10. 10. smallest due to the decrease in memory latency by the cache, and in these kernel loops the memory access time of the shorter loop length case cannot be entirely hidden by pipelined vector operations only. Therefore, the performance of shorter loop length cases is sensitive to the vector cache latency, and the vector cache can boost the performance of the applications with short vector lengths on the 4 B/FLOP system. Moreover, the cache latency is not hidden when the bank conflicts occur. In this work, the bank conflicts hardly occur in the five applications. As our future work, quantitative discussions on the influence of the bank conflicts will be addressed. 6. Optimizations for Vector Caching: Selective Caching and Loop Unrolling In this section, we discuss some optimization techniques for the vector cache to reduce cache miss rates on scientific applications. In particular, we show that the relationship between loop-unrolling and caching. Many compilers automatically optimize programs using the loop-unrolling, which is the most basic loop optimization. 6.1 Effects of Selective Caching The vector cache has a bypass mechanism, and data are selectively cached: selective caching. The simulation methods of the four scientific applications, GPR, APFA, PRF and SFHT, are based on the difference schemes; Finite Difference Time Domain (FDTD) method and Direct Numerical Simulation of flow and heart (DNS), and a part of arrays has a high locality in many cases. As the on-chip cache size is limited, selective caching might be an effective approach to efficient use of the on-chip cache. We evaluate the selective caching for two applications, GPR and PRF, which are typical examples of FDTD and DNS, respectively. Figure 14 shows one of kernel loops of GPR; the loop is a main routine of the FDTD method, and many routines of GPR are similar to this kernel loop. The innermost loop is indexed with j. Usually, FORTRAN compilers interchange loops j and i, however, FORTRAN90/SX compiler does not interchange the loops, because the compiler decides that the computational performance cannot be improved due to the short length of loop i. Loop i has a length of 50, and j is 750. As the size of each array used in GPR is 330 MB, the cache cannot store all the arrays. However, the difference scheme as shown in Figure 14 generally has temporal locality in accessing arrays; H x, H y and H z. We select these arrays for selective caching. Figure 15 shows the effect of selective caching on the 2 B/FLOP system with the vector cache in GPR. Figure 16 shows the recovery rate of the performance from the 2 B/FLOP system without the cache to the 4 B/FLOP system by selective caching in GPR. We discuss the cache sizes from 256 KB up to 8 MB. Here, ‘‘ALL’’ in the figures indicates that all the arrays in the loop are cached. ‘‘Selective’’ shows that some of the arrays are selectively cached. ‘‘Cache Usage Rate’’ indicates the ratio of number of cache hit references to the total memory references. 0 2 4 6 8 10 12 14 16 18 15% 50% 85% 100% Efficiency(%) Cache Latency Case Kernel Loop (1) 64 128 256 0 5 10 15 20 25 30 15% 50% 85% 100% Efficiency(%) Cache Latency Case Kernel Loop (2) 64 128 256 Figure 12. Computation efficiency of two kernel loops on four cache latency cases. 0 2 4 6 8 10 12 14 16 18 20 64 128 256 Efficiency(%) Loop Length Kernel Loop (1) 4B/F 4B/F 2MB 2B/F 2B/F 2MB 0 5 10 15 20 25 30 35 64 128 256 Efficiency(%) Loop Length Kernel Loop (2) 4B/F 4B/F 2MB 2B/F 2B/F 2MB Figure 13. Computation efficiency of two kernel loops on 4 B/FLOP and 2 B/FLOP. 60 MUSA et al.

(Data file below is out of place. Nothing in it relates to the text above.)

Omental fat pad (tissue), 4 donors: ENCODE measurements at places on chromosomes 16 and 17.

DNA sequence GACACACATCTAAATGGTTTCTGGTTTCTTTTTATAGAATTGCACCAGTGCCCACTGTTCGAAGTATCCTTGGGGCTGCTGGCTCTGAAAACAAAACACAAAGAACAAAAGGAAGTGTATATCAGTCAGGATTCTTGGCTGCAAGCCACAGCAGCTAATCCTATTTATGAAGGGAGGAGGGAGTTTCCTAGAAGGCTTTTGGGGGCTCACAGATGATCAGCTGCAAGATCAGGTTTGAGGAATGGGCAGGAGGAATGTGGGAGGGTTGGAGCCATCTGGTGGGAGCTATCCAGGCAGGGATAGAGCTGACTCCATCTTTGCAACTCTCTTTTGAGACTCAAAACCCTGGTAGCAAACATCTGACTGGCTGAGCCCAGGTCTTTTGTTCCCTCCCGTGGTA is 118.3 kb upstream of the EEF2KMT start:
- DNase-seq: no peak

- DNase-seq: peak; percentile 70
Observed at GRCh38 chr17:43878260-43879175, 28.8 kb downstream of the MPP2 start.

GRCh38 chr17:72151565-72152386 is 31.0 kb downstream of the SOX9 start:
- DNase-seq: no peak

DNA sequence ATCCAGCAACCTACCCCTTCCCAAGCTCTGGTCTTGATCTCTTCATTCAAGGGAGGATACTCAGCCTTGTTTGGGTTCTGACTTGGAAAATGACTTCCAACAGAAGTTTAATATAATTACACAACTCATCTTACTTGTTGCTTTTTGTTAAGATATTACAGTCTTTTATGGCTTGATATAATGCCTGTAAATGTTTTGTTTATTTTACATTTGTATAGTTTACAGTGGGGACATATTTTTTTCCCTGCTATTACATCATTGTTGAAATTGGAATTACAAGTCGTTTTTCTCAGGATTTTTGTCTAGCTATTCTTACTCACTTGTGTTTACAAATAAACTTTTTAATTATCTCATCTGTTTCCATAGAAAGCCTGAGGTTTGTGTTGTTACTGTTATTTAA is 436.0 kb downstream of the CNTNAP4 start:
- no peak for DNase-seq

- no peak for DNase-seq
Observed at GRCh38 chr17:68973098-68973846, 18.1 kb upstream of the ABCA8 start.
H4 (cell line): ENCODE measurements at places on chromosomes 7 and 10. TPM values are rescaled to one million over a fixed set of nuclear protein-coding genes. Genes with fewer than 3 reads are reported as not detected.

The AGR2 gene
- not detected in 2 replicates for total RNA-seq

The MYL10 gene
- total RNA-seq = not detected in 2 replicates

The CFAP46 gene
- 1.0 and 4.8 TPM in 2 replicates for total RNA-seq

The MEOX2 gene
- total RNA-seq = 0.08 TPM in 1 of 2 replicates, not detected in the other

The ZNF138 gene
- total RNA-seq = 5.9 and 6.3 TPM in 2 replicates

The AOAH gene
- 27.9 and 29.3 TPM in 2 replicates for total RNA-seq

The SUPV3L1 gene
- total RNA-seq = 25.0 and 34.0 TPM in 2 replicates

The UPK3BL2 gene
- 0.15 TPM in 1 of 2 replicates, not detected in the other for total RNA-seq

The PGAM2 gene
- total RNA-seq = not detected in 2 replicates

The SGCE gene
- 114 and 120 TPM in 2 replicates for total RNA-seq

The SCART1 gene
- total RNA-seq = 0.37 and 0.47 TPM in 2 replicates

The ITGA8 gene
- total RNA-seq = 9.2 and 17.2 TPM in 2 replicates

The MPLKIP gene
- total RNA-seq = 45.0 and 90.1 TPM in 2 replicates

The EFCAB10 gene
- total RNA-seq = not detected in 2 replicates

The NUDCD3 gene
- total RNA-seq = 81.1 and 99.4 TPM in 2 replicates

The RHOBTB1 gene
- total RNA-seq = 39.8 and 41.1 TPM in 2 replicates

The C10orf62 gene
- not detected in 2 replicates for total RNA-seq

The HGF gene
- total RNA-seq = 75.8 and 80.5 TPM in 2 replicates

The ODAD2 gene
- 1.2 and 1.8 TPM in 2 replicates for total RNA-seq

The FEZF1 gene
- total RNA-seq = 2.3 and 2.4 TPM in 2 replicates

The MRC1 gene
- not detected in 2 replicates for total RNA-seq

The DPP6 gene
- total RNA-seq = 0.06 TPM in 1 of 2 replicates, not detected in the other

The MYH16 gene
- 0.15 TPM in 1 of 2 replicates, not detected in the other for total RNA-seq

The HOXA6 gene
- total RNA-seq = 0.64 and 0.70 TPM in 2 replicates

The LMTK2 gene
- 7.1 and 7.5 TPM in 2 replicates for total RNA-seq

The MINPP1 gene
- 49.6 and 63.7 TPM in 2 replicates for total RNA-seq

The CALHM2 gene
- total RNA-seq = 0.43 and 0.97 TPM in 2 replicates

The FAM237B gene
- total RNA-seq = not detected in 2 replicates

11. 11. In the 256 KB cache case, the efficiencies of ‘‘ALL’’ and ‘‘Selective’’ are 33.3 and 34.1%, and the cache usage rate are 9.6 and 16.6%, respectively. The arrays H yði; j; kÞ, H yði À 1; j; kÞ (line 08 in Figure 14), H xði; j; kÞ (line 11) and H zði À 1; j; kÞ (line 12) can load data from the cache on ‘‘Selective.’’ In ‘‘ALL,’’ H yði À 1; j; kÞ (line 08) and 01 DO 10 k=0,Nz 02 DO 10 i=0,Nx 03 DO 10 j=0,Ny 04 E_x(i,j,k) = C_x_a(i,j,k)*E_x(i,j,k) 05 & + C_x_b(i,j,k) * (( H_z(i,j,k) - H_z(i,j-1,k))/dy 06 & - (H_y(i,j,k) - H_y(i,j,k-1))/dz - E_x_Current(i,j,k)) 07 E_z(i,j,k) = C_z_a(i,j,k)*E_z(i,j,k) 08 & + C_z_b(i,j,k) * ((H_y(i,j,k)-H_y(i-1,j,k) )/dx 09 & - (H_x(i,j,k)-H_x(i,j-1,k) )/dy - E_z_Current(i,j,k)) 10 E_y(i,j,k) = C_y_a(i,j,k)*E_y(i,j,k) 11 & + C_y_b(i,j,k) * ((H_x(i,j,k) - H_x(i,j,k-1) )/dz 12 & - (H_z(i,j,k) - H_z(i-1,j,k))/dx - E_y_Current(i,j,k)) 13 10 CONTINU Figure 14. A kernel loop of GPR. 0 10 20 30 30 32 34 36 38 40 256K 512K 1M 2M 4M 8M CacheUsageRate(%) Efficiency(%) Cache Size (B) ALL (Performance) Selective (Performance) ALL (Cache usage rate) Selective (Cache usage rate) Figure 15. Efficiency of selective caching and cache hit rate on 2 B/FLOP system (GPR). 0 10 20 30 0 10 20 30 40 256K 512K 1M 2M 4M 8M CacheUsageRate(%) RecoveryRateofPerformanc(%) Cache Size (B) ALL (Recover Rate) Selective (Recover Rate) ALL (Cache usage rate) Selective (Cache usage rate) Figure 16. Recovery rate of performance and cache hit rate on selective caching (GPR). Characteristics of an On-Chip Cache on NEC SX Vector Architecture 61